Navigating the Italian Health Care System

So I finally went and signed up for the Italian health care system. As expected, it wasn’t what I’d call a normal experience, but then again, it wasn’t awful, so I’m counting my blessings.

I walked into the local clinic, greeted by paint peeling off the walls. As an aside, I was told today that it’s a law in Italy that private service-oriented businesses must repaint their walls every year or risk fines/being shut down for a while. And come to think of it, I’ve never seen paint peeling off walls of bars or restaurants . . . but health care clinics and hospitals? Whole other story.

Anyway, there were two large rooms off of the main hallway (full of sick people), but only one of them had a person inside. Really far away from the door and at a really small desk. And he was wearing a rather bulky jacket despite the fact that it wasn’t even cold enough outside for it. Looked like he hadn’t quite settled in yet for the day, so he’d be in a good mood, right? I mean, it was only 10 a.m.

So I picked him for lack of any other choice.

I told him that I needed to register for the health care system. He merely raised his eyebrows.

I added that I had never been a part of the system because I just got my Italian citizenship. He asked where I’m from. Why that matters, I’m not sure, but I told him anyway.

Another three second pause and he said, “You need a certificate of citizenship.”

I told him I have an Italian ID card. FYI, this lists your citizenship on it.

“Codice fiscale?” he challenged. This is a tax code and like our Social Security number in the States.

“Got it.” Hah!

He told me I was going to have to have some pazienza and wait for his colleague to show up. Again, 10 a.m., so I’m not sure when we were expecting the mystery man. Any minute, I imagined, but the pazienza comment wasn’t very comforting.

So I sat down in the hall as far away from all the sickies as I could. I’m just shedding this nasty cough, so I’d rather not repeat the last two weeks. As I waited, two different people asked me questions about where to get some kind of receipts. Right. Um, I’m sitting in the hallway on a plastic blue chair. Maybe you should ask someone inside a room at a desk, mini as it is? But no problem. I took it as a compliment that I look knowledgeable. And not sick.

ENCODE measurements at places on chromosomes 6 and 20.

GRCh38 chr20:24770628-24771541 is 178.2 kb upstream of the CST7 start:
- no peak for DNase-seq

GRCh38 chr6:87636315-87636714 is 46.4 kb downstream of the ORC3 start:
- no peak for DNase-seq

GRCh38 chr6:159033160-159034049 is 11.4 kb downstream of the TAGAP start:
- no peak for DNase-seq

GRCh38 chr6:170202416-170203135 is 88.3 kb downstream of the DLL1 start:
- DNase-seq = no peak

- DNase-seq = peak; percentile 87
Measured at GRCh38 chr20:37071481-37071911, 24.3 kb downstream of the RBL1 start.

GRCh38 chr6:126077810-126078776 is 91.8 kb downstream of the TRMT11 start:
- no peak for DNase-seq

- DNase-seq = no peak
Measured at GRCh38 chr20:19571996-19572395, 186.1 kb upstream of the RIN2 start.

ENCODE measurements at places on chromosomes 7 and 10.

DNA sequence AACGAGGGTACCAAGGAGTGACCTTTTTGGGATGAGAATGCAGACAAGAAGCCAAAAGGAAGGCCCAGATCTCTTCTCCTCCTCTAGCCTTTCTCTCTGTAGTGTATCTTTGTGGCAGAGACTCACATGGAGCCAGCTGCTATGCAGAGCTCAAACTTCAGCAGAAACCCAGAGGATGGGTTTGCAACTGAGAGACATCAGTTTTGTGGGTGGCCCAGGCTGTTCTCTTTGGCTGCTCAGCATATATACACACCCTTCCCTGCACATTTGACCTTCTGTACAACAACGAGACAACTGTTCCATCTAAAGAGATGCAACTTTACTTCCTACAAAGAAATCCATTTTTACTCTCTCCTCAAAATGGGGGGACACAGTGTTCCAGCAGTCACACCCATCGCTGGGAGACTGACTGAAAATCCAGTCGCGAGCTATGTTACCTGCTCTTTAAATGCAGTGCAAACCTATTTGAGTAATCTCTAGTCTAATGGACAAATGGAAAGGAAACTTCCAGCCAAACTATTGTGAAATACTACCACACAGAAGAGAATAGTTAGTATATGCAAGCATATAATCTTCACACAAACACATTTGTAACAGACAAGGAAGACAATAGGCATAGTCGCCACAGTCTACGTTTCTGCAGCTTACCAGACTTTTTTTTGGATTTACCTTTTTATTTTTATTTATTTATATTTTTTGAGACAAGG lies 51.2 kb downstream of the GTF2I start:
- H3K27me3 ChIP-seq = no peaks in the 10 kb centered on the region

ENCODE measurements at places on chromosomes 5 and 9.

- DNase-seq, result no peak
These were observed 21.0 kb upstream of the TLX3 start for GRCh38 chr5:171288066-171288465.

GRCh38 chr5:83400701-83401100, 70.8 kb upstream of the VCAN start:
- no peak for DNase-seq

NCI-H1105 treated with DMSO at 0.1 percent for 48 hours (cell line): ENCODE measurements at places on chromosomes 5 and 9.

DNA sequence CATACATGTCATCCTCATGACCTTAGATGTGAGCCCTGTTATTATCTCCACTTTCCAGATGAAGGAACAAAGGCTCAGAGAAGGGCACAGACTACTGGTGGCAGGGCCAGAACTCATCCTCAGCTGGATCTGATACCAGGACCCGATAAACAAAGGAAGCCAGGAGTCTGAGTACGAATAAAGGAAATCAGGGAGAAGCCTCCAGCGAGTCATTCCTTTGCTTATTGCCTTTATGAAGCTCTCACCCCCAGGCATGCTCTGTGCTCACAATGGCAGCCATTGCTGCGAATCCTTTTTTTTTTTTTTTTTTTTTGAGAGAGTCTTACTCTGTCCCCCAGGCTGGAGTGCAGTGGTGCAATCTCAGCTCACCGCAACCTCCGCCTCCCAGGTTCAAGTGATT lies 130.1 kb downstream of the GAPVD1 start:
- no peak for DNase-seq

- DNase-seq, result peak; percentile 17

After just 20 minutes of clipping my fingernails to pass the time (I’m not lying; I forgot a book), the guy went out for a smoke, about 10 feet from me, glancing at me every now and again as if throwing subliminal messages to leave. At least that’s what I got through the haze.

When he finished, he came over to me, asked for my documents, and then took them and made photocopies. Note this verbal request because this is the last time this man spoke to me for a long while. Also note that this is the same man that told me I had to wait for his colleague who was nowhere in sight.

He motioned for me to follow him, and so I did. We walked down the hall past the sickies (I held my breath) and into another rather large room. Anyone who has ever been in an Italian waiting room of this sort knows the kinds of looks I got from the other plastic blue chair occupants. I fiddled with my ID card, stuffing it in and pulling it out of its plastic holder repeatedly to avoid the stares. I’m pretty sure they still hated me.

Two small desks inside this room. Not sure what the deal is with the mini-desks, but I imagine it has to do with funding issues. And the fact that Italy is the opposite of Texas, i.e., everything is smaller here.

He pushed out the visitor chair (padded!) and motioned for me to sit down. Then he typed some stuff into the late 80s model computer, wrote some more stuff on an application-like form, filled out a little card that I’d get to take with me — probably a good 10 minutes of complete and utter silence. The pen was broken off at the top so that the ink had leaked down the side a bit, and I couldn’t help but wonder why he didn’t just throw that one away and use one of the other 30 identical ones in a little cup on the desk.